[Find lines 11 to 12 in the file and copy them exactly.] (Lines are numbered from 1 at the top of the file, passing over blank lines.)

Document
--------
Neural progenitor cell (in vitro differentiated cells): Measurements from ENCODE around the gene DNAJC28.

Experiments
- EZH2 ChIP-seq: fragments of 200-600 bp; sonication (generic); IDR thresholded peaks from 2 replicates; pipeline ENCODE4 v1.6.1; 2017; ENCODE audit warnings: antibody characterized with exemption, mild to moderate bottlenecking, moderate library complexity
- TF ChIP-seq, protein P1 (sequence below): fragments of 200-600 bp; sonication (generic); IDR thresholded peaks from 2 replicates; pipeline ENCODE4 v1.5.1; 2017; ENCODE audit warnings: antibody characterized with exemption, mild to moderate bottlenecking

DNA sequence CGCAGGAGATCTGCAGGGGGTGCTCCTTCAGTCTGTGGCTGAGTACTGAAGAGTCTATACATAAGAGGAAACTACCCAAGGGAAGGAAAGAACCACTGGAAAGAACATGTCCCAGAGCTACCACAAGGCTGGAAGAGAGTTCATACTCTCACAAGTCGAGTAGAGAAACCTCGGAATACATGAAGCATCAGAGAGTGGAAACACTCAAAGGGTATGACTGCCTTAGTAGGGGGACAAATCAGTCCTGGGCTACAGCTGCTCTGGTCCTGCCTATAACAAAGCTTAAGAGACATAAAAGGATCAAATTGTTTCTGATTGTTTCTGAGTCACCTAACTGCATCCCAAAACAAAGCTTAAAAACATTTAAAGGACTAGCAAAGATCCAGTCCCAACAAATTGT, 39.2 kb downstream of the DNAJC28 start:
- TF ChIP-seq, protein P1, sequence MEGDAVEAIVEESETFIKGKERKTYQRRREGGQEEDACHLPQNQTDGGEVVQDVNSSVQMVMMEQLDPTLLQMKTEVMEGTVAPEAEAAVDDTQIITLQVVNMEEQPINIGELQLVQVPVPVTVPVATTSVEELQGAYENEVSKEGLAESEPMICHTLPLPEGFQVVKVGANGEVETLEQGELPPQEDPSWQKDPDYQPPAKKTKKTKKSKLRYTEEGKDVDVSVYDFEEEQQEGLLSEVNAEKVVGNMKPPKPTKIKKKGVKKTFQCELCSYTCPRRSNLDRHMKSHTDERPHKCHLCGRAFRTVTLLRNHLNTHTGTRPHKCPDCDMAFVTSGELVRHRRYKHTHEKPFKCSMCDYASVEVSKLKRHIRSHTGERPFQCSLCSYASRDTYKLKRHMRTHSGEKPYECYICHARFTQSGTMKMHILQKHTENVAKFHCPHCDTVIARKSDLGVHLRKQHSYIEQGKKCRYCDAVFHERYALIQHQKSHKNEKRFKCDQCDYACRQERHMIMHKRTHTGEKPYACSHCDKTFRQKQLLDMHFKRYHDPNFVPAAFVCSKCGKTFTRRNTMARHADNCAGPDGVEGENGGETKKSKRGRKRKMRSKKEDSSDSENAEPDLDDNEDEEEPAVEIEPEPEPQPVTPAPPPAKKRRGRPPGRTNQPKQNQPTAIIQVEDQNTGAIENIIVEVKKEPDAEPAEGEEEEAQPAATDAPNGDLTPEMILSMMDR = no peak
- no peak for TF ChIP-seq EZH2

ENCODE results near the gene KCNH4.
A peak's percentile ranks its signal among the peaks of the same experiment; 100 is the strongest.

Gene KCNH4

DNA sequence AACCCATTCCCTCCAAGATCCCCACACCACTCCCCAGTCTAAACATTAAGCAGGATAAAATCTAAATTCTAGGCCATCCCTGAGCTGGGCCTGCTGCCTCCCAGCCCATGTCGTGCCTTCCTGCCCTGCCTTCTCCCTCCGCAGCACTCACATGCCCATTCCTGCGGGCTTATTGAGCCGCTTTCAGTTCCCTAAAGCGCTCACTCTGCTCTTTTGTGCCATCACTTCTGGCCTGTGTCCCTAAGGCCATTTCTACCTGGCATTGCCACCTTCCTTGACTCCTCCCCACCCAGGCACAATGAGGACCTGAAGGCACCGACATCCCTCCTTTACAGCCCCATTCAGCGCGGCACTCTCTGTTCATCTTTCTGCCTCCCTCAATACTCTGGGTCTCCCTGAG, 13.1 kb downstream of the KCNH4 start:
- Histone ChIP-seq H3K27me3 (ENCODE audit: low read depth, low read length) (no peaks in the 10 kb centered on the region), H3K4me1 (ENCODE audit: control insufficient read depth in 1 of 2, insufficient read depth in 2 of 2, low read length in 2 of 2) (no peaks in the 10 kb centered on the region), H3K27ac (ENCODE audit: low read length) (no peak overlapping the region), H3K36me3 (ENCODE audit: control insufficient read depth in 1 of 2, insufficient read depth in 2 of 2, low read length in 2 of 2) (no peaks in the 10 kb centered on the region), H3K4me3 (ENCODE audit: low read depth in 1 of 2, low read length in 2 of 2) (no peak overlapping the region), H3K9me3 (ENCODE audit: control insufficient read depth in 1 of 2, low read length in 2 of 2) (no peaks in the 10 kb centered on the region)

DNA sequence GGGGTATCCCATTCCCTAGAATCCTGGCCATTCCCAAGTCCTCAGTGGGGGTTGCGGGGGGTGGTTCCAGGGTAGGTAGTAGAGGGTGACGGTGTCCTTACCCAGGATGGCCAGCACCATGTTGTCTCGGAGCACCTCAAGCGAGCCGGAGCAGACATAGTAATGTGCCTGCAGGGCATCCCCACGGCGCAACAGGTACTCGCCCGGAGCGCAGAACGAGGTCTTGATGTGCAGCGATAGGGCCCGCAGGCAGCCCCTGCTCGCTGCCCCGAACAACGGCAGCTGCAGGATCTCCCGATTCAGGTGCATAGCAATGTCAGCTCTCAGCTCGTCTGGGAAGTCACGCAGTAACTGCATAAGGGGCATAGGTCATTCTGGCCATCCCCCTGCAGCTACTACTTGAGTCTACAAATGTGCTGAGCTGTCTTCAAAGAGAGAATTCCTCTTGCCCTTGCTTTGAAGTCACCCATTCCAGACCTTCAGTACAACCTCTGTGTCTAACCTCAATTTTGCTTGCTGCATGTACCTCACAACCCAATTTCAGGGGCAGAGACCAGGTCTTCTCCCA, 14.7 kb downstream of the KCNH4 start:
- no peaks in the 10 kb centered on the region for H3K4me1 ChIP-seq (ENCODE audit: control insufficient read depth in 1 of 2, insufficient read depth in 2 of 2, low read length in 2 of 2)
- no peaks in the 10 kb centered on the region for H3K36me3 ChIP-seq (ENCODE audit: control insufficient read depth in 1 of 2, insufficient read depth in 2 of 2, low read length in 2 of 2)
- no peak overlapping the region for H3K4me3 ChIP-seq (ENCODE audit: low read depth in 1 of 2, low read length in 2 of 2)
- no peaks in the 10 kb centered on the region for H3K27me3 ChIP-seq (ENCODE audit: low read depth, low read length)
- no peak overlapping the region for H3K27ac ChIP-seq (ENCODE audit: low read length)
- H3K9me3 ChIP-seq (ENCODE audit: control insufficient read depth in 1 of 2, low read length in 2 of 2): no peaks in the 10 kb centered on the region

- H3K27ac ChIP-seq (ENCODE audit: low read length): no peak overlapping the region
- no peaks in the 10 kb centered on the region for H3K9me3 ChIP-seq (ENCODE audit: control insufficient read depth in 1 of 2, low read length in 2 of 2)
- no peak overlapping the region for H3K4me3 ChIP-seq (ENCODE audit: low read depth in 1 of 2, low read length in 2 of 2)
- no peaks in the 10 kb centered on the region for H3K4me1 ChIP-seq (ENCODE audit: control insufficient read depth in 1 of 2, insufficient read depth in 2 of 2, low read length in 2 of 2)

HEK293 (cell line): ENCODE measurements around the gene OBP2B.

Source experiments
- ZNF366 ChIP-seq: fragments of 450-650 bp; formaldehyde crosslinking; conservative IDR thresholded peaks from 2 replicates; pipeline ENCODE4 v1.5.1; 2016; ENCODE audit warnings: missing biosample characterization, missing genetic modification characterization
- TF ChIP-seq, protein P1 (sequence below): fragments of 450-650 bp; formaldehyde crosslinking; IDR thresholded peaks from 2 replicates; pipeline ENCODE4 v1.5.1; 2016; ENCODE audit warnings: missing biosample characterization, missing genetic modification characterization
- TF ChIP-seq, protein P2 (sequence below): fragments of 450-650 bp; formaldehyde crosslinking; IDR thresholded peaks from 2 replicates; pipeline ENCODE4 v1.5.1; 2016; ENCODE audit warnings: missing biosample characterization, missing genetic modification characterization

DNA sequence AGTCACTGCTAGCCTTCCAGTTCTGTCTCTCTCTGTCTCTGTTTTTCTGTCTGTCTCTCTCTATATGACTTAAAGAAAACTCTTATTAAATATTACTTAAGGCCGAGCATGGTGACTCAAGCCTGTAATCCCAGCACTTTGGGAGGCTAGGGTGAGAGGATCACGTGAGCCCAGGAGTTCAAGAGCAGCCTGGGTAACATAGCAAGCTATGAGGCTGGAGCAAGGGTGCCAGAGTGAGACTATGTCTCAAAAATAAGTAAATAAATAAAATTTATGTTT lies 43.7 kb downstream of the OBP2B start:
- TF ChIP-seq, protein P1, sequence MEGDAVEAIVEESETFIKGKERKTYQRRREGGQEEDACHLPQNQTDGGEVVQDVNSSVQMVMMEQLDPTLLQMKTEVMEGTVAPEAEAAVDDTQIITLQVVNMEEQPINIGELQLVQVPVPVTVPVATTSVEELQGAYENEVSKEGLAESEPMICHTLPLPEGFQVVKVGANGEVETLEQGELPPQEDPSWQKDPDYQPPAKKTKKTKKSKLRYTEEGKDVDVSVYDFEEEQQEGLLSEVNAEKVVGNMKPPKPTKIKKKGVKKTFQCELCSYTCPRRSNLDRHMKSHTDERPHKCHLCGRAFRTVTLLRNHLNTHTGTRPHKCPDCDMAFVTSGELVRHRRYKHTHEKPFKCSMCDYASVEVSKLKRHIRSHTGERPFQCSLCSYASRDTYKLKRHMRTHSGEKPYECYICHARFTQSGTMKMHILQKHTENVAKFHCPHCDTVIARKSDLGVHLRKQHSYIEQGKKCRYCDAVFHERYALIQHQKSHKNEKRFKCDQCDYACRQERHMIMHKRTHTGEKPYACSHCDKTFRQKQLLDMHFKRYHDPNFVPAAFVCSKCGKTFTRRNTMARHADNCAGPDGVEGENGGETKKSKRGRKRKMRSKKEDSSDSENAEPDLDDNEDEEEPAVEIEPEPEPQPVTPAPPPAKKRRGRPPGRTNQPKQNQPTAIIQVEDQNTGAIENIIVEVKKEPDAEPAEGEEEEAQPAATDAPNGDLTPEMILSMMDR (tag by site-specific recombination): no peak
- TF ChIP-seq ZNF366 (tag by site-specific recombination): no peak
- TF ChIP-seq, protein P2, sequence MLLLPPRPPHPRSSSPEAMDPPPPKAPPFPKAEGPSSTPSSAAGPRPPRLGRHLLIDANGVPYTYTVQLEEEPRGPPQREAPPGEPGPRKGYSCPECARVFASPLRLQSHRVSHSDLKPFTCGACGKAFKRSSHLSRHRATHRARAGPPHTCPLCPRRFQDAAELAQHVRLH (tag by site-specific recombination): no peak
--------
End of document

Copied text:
DNA sequence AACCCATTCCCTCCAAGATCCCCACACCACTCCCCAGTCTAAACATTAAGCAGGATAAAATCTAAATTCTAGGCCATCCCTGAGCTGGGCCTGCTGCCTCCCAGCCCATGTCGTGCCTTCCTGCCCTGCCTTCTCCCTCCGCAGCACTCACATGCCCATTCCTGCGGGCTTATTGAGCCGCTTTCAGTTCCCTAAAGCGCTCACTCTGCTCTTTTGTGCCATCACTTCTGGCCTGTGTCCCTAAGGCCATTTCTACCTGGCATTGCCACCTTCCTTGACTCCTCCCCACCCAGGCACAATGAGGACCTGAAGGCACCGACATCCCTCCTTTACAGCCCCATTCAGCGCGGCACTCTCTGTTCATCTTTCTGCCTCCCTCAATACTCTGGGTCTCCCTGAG, 13.1 kb downstream of the KCNH4 start:
- Histone ChIP-seq H3K27me3 (ENCODE audit: low read depth, low read length) (no peaks in the 10 kb centered on the region), H3K4me1 (ENCODE audit: control insufficient read depth in 1 of 2, insufficient read depth in 2 of 2, low read length in 2 of 2) (no peaks in the 10 kb centered on the region), H3K27ac (ENCODE audit: low read length) (no peak overlapping the region), H3K36me3 (ENCODE audit: control insufficient read depth in 1 of 2, insufficient read depth in 2 of 2, low read length in 2 of 2) (no peaks in the 10 kb centered on the region), H3K4me3 (ENCODE audit: low read depth in 1 of 2, low read length in 2 of 2) (no peak overlapping the region), H3K9me3 (ENCODE audit: control insufficient read depth in 1 of 2, low read length in 2 of 2) (no peaks in the 10 kb centered on the region)